He calls those years with the abortion movement, covering almost five years of activism, “my best time of ministry in fulfilling God’s purpose for me. That was a time the church truly laid down its life for the innocent. And I believe God is going to honor that by overturning Roe v. Wade.”
Aguillard was also one of the founders of the Gulf States Mission Association, which now has missionaries in 30 to 40 nations, as well as having started 150 churches in Russia.
But through all his success in the ministry, Aguillard finds himself now getting back to the basics.
“I’ve learned the absolute necessity of balancing truth and mercy. God used my wife to temper me, and he used some family situations to break us enough,” he said fighting back tears, thinking on the five children he now has. “Now I just want to love people. The testimony of our life should show that we are here to love God and love people. When you do that, people will examine their own lives and respond.”
With his son Stephen Aguillard slowly moving into a position to take over the leadership of the church within approximately two years, Aguillard said he is pretty satisfied with the effort he has given in service.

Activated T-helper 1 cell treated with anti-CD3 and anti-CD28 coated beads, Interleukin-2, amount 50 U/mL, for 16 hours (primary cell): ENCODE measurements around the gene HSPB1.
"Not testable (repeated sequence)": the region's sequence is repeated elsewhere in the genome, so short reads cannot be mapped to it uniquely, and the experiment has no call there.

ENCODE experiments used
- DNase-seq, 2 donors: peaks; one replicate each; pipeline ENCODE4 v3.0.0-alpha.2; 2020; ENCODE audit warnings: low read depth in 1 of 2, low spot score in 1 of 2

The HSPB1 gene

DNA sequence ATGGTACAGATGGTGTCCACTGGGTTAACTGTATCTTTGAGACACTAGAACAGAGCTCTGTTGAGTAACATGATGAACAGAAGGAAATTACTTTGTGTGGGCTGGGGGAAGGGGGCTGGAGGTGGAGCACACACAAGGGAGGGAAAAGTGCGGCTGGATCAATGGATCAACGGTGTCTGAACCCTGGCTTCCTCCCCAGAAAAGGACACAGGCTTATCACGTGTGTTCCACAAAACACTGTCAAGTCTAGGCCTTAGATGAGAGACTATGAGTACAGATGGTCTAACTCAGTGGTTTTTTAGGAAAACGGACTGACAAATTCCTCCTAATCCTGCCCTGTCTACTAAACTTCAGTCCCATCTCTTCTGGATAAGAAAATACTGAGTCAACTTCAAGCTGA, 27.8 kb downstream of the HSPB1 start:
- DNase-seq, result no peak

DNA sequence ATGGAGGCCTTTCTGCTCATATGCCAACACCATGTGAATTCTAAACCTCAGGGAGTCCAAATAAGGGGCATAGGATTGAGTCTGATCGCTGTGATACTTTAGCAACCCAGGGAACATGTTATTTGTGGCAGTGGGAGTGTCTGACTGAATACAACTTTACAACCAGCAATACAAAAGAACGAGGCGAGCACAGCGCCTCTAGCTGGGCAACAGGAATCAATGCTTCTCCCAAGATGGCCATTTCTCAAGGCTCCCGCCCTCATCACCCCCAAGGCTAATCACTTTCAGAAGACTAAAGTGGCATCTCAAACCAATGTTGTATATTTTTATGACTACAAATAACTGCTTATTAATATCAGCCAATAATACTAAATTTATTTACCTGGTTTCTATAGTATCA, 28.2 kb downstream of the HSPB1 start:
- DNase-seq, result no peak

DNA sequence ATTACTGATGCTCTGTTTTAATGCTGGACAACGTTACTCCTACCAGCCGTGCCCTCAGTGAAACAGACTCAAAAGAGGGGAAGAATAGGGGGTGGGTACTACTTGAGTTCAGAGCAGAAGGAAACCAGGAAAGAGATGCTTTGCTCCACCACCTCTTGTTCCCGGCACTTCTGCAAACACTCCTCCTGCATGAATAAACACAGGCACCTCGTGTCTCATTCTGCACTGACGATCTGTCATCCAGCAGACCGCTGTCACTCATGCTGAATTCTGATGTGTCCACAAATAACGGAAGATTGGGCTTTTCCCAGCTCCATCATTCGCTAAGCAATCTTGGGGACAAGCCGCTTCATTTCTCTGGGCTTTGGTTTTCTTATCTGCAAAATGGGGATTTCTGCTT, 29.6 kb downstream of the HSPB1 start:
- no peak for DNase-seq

“We always can look at our lives and know that we could have done a lot more,” he said. “But in my older age, I’m just so grateful for what the Lord has done through me. We have this campus, we have helped so many people, and He’s done it all by taking something from the middle of nowhere and created a good work. It’s such a testimony to the grace of God.”
Pastor optimistic about revival in the family
By KEVIN CHIRI
LAPLACE – Reserve Church Pastor Rod Aguillard probably has as much experience helping families as any man in the ministry.
And his view of the changing society we live in, and the affect it has had on families, is actually optimistic, even with so much around us to be concerned about.
“No doubt the moral roots in our country have been lost over the past years,” he acknowledged. “But I feel optimistic that we have seen the worst of it, and I believe a change is coming to our families.”